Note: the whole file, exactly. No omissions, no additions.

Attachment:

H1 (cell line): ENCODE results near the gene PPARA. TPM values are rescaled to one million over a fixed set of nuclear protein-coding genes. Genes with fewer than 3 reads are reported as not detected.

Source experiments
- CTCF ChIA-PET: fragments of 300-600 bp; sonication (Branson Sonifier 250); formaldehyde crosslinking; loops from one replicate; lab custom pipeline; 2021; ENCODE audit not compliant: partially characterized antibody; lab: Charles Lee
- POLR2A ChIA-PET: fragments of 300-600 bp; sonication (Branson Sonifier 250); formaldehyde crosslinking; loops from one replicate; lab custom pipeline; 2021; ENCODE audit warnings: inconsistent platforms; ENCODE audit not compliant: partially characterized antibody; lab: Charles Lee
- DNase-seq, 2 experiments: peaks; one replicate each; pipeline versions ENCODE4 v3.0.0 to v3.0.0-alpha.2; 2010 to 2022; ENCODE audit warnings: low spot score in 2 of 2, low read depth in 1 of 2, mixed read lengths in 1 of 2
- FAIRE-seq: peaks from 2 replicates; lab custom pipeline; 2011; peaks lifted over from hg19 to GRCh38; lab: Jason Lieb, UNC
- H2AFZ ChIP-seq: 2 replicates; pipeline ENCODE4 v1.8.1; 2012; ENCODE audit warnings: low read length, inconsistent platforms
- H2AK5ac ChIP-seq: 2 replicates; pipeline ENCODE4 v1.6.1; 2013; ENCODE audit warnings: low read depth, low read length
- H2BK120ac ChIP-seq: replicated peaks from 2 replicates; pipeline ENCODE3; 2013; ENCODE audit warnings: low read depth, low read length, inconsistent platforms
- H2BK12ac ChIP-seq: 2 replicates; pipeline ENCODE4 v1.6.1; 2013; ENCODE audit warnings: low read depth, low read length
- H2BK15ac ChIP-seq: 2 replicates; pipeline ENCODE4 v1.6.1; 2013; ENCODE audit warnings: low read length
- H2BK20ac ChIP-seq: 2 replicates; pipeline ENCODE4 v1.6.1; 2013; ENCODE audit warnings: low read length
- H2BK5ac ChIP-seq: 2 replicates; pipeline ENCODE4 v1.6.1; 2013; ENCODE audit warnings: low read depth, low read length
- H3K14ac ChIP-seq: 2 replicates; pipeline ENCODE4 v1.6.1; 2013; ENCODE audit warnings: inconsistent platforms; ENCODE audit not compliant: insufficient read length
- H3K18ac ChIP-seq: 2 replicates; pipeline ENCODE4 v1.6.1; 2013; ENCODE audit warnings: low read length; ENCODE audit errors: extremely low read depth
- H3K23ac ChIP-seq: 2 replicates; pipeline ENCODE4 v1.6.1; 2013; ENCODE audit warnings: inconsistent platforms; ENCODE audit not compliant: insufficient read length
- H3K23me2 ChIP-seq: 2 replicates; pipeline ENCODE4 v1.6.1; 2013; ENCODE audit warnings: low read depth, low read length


H1 (cell line): ENCODE results near the gene PPARA. TPM values are rescaled to one million over a fixed set of nuclear protein-coding genes. Genes with fewer than 3 reads are reported as not detected.

Source experiments
- CTCF ChIA-PET: fragments of 300-600 bp; sonication (Branson Sonifier 250); formaldehyde crosslinking; loops from one replicate; lab custom pipeline; 2021; ENCODE audit not compliant: partially characterized antibody; lab: Charles Lee
- POLR2A ChIA-PET: fragments of 300-600 bp; sonication (Branson Sonifier 250); formaldehyde crosslinking; loops from one replicate; lab custom pipeline; 2021; ENCODE audit warnings: inconsistent platforms; ENCODE audit not compliant: partially characterized antibody; lab: Charles Lee
- DNase-seq, 2 experiments: peaks; one replicate each; pipeline versions ENCODE4 v3.0.0 to v3.0.0-alpha.2; 2010 to 2022; ENCODE audit warnings: low spot score in 2 of 2, low read depth in 1 of 2, mixed read lengths in 1 of 2
- FAIRE-seq: peaks from 2 replicates; lab custom pipeline; 2011; peaks lifted over from hg19 to GRCh38; lab: Jason Lieb, UNC
- H2AFZ ChIP-seq: 2 replicates; pipeline ENCODE4 v1.8.1; 2012; ENCODE audit warnings: low read length, inconsistent platforms
- H2AK5ac ChIP-seq: 2 replicates; pipeline ENCODE4 v1.6.1; 2013; ENCODE audit warnings: low read depth, low read length
- H2BK120ac ChIP-seq: replicated peaks from 2 replicates; pipeline ENCODE3; 2013; ENCODE audit warnings: low read depth, low read length, inconsistent platforms
- H2BK12ac ChIP-seq: 2 replicates; pipeline ENCODE4 v1.6.1; 2013; ENCODE audit warnings: low read depth, low read length
- H2BK15ac ChIP-seq: 2 replicates; pipeline ENCODE4 v1.6.1; 2013; ENCODE audit warnings: low read length
- H2BK20ac ChIP-seq: 2 replicates; pipeline ENCODE4 v1.6.1; 2013; ENCODE audit warnings: low read length
- H2BK5ac ChIP-seq: 2 replicates; pipeline ENCODE4 v1.6.1; 2013; ENCODE audit warnings: low read depth, low read length
- H3K14ac ChIP-seq: 2 replicates; pipeline ENCODE4 v1.6.1; 2013; ENCODE audit warnings: inconsistent platforms; ENCODE audit not compliant: insufficient read length
- H3K18ac ChIP-seq: 2 replicates; pipeline ENCODE4 v1.6.1; 2013; ENCODE audit warnings: low read length; ENCODE audit errors: extremely low read depth
- H3K23ac ChIP-seq: 2 replicates; pipeline ENCODE4 v1.6.1; 2013; ENCODE audit warnings: inconsistent platforms; ENCODE audit not compliant: insufficient read length
- H3K23me2 ChIP-seq: 2 replicates; pipeline ENCODE4 v1.6.1; 2013; ENCODE audit warnings: low read depth, low read length